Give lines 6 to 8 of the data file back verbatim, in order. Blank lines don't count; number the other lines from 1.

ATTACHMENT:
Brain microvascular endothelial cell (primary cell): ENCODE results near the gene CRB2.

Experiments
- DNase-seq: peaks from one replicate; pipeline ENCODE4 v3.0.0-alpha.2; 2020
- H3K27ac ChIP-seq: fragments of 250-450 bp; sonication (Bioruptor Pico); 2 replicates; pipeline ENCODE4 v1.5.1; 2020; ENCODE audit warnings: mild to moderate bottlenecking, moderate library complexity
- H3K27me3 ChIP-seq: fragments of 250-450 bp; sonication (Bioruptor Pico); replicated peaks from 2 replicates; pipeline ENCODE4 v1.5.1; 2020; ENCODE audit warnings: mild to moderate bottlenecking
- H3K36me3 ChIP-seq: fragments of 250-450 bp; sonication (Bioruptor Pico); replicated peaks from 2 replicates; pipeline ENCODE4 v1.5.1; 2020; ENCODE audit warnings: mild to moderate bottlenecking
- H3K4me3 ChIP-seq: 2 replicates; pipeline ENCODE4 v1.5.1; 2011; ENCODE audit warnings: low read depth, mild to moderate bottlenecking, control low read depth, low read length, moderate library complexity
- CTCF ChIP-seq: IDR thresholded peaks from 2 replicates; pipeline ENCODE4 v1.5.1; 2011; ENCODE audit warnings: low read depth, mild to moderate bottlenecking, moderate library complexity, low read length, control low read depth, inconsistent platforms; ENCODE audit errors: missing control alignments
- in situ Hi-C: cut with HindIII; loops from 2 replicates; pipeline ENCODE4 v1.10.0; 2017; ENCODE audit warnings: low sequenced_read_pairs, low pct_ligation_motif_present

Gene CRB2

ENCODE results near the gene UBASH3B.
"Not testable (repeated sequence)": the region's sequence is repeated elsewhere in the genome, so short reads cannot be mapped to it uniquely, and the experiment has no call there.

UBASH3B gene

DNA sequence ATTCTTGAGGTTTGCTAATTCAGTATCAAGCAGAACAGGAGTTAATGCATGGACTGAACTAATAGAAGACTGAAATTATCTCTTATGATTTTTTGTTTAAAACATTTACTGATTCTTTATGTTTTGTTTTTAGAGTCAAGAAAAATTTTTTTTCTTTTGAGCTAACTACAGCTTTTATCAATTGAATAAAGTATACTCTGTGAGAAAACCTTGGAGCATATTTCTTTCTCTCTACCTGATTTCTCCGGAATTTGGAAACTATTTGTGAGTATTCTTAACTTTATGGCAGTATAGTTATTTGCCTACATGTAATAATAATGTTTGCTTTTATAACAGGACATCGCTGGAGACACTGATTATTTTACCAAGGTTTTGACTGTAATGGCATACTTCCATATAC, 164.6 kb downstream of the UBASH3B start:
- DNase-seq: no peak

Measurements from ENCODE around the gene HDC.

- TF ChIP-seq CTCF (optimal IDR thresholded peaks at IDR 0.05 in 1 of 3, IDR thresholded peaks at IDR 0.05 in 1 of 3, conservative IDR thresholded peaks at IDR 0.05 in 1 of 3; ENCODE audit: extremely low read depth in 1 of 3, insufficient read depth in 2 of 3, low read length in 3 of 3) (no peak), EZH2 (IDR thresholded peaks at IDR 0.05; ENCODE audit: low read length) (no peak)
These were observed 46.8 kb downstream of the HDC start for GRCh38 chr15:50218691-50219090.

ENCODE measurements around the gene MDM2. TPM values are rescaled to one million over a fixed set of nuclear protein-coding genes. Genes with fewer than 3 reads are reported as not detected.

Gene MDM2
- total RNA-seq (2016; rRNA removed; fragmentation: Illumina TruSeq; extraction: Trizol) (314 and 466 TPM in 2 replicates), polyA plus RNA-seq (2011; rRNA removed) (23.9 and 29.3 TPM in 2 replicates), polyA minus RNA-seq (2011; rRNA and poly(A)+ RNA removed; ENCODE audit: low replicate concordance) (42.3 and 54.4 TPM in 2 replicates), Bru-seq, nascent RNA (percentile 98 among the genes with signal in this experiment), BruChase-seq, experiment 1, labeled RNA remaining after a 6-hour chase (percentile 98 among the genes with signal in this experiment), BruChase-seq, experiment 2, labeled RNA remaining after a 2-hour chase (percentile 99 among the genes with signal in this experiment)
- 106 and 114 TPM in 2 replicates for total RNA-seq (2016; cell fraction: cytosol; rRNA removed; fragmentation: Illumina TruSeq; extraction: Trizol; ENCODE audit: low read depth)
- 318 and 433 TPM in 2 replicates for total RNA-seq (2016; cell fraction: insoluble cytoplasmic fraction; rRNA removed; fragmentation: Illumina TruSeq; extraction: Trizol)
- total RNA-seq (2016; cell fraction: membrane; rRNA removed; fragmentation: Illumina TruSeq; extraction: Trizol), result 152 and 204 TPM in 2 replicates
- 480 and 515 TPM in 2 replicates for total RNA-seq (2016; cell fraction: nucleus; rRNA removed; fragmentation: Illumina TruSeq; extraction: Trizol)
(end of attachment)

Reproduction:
- H3K36me3 ChIP-seq: fragments of 250-450 bp; sonication (Bioruptor Pico); replicated peaks from 2 replicates; pipeline ENCODE4 v1.5.1; 2020; ENCODE audit warnings: mild to moderate bottlenecking
- H3K4me3 ChIP-seq: 2 replicates; pipeline ENCODE4 v1.5.1; 2011; ENCODE audit warnings: low read depth, mild to moderate bottlenecking, control low read depth, low read length, moderate library complexity
- CTCF ChIP-seq: IDR thresholded peaks from 2 replicates; pipeline ENCODE4 v1.5.1; 2011; ENCODE audit warnings: low read depth, mild to moderate bottlenecking, moderate library complexity, low read length, control low read depth, inconsistent platforms; ENCODE audit errors: missing control alignments